Author + information
- Received June 18, 2013
- Revision received August 2, 2013
- Accepted August 14, 2013
- Published online November 1, 2013.
- ∗Division of Cardiology, David Geffen School of Medicine at University of California, Los Angeles, Los Angeles, California
- †Columbia University Medical Center/New York–Presbyterian Hospital and the Cardiovascular Research Foundation, New York, New York
- ↵∗Reprint requests and correspondence:
Dr. Michael S. Lee, UCLA Medical Center, 100 Medical Plaza Suite 630, Los Angeles, California 90095.
Recent literature has argued the superiority of radial access compared with femoral access for percutaneous coronary intervention (PCI) in acute coronary syndrome (ACS). Three particular trials—RIVAL (Radial Versus Femoral Access for Coronary Intervention), RIFLE-STEACS (Radial Versus Femoral Randomized Investigation in ST-Elevation Acute Coronary Syndrome), and STEMI-RADIAL (ST Elevation Myocardial Infarction Treated by Radial or Femoral Approach–Randomized Multicenter Study Comparing Radial Versus Femoral Approach in Primary PCI)—demonstrated lower rates of bleeding and vascular complications with the transradial approach. Bleeding is a major independent predictor of negative long-term outcomes including death, predisposes patients to transfusions, and attenuates the ability to administer cardioprotective post-procedural anticoagulation. These trials, however, employed suboptimal antithrombotic practices. Namely, the dose of heparin and percent of patients on glycoprotein IIb/IIIa inhibitors were unnecessarily high, and a paucity of patients were on bivalirudin, which decreases bleeding and improves outcomes compared with heparin and glycoprotein IIb/IIIa inhibitors. The use of larger gauge catheters in femoral access patients predisposed them to major bleeding and its subsequent complications. In addition, these trials were carried forth in high-volume transradial centers, further limiting the ability to generalize the findings to most PCI centers. These are important considerations especially for high-risk and ACS patients, in whom the negative implications of major bleeding are even greater. Without an optimized design, the applications of the trial findings are uncertain. Ultimately, a trial comparing femoral versus radial access in patients on bivalirudin, potent oral antiplatelet medication, and without adjunctive glycoprotein IIb/IIIa inhibitors is needed to assess outcomes based on access site alone.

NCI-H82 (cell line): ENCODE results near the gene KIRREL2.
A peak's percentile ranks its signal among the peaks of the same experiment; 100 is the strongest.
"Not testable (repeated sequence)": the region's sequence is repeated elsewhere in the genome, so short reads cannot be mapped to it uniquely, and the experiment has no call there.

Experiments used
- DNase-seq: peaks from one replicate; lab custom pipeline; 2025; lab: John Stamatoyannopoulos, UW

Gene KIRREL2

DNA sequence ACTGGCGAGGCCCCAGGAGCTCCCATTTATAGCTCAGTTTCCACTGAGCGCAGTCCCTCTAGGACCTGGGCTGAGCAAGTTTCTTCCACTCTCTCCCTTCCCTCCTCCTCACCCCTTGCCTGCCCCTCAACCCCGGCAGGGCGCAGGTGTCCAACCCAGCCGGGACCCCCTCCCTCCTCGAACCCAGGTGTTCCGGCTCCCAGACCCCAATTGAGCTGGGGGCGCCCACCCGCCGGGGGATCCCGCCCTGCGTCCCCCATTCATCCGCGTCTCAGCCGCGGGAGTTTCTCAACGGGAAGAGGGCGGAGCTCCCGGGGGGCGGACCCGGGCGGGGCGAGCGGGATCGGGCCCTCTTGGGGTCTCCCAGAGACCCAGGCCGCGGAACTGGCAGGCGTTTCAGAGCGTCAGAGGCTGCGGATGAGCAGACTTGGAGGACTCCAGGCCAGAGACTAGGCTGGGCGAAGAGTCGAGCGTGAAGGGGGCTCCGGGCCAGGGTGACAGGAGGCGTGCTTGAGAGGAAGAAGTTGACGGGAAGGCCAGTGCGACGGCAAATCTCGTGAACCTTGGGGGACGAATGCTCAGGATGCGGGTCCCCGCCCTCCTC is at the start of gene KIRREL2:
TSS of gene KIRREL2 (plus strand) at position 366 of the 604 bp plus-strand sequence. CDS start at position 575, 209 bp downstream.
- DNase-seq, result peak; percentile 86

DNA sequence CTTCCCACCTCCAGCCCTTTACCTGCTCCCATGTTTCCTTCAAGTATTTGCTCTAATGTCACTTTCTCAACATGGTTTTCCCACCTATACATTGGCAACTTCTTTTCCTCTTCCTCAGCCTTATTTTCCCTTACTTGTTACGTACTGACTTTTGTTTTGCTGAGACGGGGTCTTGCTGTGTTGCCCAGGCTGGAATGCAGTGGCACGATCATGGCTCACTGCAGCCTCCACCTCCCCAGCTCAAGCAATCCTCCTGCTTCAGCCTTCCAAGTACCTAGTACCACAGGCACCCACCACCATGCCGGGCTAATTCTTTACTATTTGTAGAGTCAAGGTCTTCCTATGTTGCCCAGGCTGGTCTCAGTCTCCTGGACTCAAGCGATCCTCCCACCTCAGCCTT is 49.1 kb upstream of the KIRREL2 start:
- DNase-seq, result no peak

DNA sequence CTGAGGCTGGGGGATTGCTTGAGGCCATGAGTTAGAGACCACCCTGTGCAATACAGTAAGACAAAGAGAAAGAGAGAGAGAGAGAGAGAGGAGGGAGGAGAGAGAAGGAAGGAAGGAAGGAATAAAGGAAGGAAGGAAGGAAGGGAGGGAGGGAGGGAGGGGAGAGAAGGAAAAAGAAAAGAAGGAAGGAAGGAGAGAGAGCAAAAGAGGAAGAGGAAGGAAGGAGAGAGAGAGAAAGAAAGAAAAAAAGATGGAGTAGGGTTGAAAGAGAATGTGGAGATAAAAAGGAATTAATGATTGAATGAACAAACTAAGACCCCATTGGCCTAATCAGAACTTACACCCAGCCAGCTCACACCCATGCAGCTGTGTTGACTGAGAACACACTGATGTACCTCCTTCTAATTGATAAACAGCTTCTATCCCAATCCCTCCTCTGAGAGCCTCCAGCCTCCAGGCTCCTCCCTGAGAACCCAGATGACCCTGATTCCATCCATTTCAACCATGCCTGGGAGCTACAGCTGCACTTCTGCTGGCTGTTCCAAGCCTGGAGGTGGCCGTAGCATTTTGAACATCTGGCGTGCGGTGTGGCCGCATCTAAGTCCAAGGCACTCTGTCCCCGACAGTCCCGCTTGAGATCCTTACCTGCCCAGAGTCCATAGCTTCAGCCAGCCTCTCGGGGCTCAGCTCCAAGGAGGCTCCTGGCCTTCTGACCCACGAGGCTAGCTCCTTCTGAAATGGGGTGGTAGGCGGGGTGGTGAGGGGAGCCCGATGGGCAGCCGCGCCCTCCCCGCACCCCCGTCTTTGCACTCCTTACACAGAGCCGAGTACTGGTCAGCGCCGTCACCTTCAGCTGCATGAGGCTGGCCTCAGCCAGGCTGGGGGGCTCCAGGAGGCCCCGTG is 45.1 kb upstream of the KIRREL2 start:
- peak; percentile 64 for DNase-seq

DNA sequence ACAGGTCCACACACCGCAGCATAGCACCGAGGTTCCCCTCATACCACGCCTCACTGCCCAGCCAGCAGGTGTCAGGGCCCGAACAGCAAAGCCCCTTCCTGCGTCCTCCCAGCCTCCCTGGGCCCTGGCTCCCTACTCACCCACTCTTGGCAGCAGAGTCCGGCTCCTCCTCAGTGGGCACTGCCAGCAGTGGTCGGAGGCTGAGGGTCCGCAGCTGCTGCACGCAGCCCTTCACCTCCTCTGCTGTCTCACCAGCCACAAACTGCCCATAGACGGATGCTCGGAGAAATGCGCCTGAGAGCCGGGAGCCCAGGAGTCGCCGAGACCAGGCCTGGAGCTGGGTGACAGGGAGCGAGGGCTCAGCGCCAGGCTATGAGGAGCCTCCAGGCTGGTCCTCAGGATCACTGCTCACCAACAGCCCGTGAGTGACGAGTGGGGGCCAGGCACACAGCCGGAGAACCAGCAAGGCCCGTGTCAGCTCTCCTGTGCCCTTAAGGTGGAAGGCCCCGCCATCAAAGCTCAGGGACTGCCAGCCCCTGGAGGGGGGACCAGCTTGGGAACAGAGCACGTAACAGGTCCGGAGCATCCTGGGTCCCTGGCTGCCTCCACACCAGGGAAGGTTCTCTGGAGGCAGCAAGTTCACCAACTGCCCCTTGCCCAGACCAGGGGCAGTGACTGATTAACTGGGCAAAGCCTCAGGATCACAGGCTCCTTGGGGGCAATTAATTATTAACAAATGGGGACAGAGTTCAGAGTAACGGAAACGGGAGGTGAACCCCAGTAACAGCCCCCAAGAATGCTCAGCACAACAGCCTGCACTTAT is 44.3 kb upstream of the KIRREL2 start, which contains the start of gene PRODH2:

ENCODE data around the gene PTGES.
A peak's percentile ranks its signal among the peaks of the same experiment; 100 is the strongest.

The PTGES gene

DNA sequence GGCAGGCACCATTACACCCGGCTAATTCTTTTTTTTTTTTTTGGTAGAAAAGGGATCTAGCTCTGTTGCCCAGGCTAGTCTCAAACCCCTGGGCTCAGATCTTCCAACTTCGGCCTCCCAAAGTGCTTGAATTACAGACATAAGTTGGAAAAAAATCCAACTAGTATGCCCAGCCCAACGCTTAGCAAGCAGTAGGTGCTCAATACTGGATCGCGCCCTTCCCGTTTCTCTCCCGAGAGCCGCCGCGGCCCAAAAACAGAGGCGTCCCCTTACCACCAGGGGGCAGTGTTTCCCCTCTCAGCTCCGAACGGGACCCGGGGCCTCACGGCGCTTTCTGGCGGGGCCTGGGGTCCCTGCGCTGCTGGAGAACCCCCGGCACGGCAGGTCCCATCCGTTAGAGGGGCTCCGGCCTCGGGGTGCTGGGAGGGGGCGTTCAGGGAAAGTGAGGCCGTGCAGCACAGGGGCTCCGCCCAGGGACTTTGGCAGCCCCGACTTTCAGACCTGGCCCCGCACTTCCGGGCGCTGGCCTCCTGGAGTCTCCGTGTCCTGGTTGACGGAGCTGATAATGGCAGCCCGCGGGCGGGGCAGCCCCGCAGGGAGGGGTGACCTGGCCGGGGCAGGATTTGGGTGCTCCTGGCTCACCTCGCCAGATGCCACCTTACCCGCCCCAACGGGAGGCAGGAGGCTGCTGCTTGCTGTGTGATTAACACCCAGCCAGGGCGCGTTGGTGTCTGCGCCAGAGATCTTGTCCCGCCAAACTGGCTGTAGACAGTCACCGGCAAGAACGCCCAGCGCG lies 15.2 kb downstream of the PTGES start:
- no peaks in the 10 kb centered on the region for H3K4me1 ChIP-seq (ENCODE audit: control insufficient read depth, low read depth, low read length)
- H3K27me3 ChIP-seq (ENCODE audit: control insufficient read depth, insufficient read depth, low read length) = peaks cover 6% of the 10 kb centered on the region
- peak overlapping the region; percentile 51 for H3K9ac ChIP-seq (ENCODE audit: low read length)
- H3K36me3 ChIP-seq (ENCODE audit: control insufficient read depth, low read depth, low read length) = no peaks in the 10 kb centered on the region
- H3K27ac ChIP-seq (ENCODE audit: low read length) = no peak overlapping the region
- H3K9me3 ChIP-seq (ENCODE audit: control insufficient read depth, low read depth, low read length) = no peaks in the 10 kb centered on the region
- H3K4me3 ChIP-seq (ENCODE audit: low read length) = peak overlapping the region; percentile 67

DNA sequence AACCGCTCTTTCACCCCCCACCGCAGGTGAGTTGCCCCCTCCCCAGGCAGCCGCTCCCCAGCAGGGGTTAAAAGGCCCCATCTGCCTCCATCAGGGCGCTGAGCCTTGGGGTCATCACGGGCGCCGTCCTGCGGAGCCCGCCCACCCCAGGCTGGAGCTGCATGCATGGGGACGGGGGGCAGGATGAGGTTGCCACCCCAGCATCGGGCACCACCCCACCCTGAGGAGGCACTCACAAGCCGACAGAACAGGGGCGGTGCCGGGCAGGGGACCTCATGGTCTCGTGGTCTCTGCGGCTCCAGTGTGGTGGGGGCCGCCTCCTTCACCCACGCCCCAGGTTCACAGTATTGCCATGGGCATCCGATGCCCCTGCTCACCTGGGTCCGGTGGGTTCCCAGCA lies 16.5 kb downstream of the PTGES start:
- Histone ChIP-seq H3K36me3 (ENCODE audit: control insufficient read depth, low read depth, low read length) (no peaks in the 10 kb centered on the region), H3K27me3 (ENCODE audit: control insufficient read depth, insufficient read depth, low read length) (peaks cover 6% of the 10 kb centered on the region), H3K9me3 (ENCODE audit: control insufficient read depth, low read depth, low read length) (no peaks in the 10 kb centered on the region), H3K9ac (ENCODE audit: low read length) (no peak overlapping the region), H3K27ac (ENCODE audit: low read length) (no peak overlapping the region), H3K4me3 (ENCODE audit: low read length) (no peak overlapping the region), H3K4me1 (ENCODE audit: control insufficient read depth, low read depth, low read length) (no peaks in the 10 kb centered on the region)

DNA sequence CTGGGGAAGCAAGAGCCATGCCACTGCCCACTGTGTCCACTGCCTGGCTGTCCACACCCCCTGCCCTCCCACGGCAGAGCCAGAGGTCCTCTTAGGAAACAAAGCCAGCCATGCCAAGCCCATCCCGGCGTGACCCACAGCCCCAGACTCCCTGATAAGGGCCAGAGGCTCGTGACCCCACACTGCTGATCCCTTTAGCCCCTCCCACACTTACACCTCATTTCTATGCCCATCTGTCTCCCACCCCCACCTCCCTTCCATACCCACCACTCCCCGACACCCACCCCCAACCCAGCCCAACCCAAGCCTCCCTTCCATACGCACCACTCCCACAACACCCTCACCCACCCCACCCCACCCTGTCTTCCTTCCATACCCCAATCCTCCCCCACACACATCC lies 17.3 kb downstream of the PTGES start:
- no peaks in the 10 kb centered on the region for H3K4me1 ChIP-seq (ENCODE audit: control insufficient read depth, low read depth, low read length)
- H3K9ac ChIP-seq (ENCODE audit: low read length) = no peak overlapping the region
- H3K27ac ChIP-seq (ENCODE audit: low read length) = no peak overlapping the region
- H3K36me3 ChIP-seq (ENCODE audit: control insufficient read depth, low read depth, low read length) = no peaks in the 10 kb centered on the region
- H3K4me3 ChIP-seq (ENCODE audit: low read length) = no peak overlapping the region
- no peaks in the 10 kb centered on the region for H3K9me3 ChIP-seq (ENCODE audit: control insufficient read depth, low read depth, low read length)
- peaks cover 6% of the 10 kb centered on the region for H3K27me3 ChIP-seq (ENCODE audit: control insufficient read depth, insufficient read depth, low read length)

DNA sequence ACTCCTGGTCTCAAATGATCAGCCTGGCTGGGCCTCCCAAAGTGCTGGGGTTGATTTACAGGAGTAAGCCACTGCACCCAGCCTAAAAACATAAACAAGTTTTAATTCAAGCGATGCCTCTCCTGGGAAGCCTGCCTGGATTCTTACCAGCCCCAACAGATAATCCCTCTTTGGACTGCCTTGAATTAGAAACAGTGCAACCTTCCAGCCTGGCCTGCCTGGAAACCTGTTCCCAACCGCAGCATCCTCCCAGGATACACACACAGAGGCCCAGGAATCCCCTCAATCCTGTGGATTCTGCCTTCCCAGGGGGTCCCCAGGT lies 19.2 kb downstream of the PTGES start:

Dr. Lee has received honoraria from Abiomed, St. Jude Medical, Medtronic, and Boston Scientific. Dr. Stone has served as a consultant to Boston Scientific. Dr. Wolfe has reported that he has no relationships relevant to the contents of this paper to disclose.
- Received June 18, 2013.
- Revision received August 2, 2013.
- Accepted August 14, 2013.
- American College of Cardiology Foundation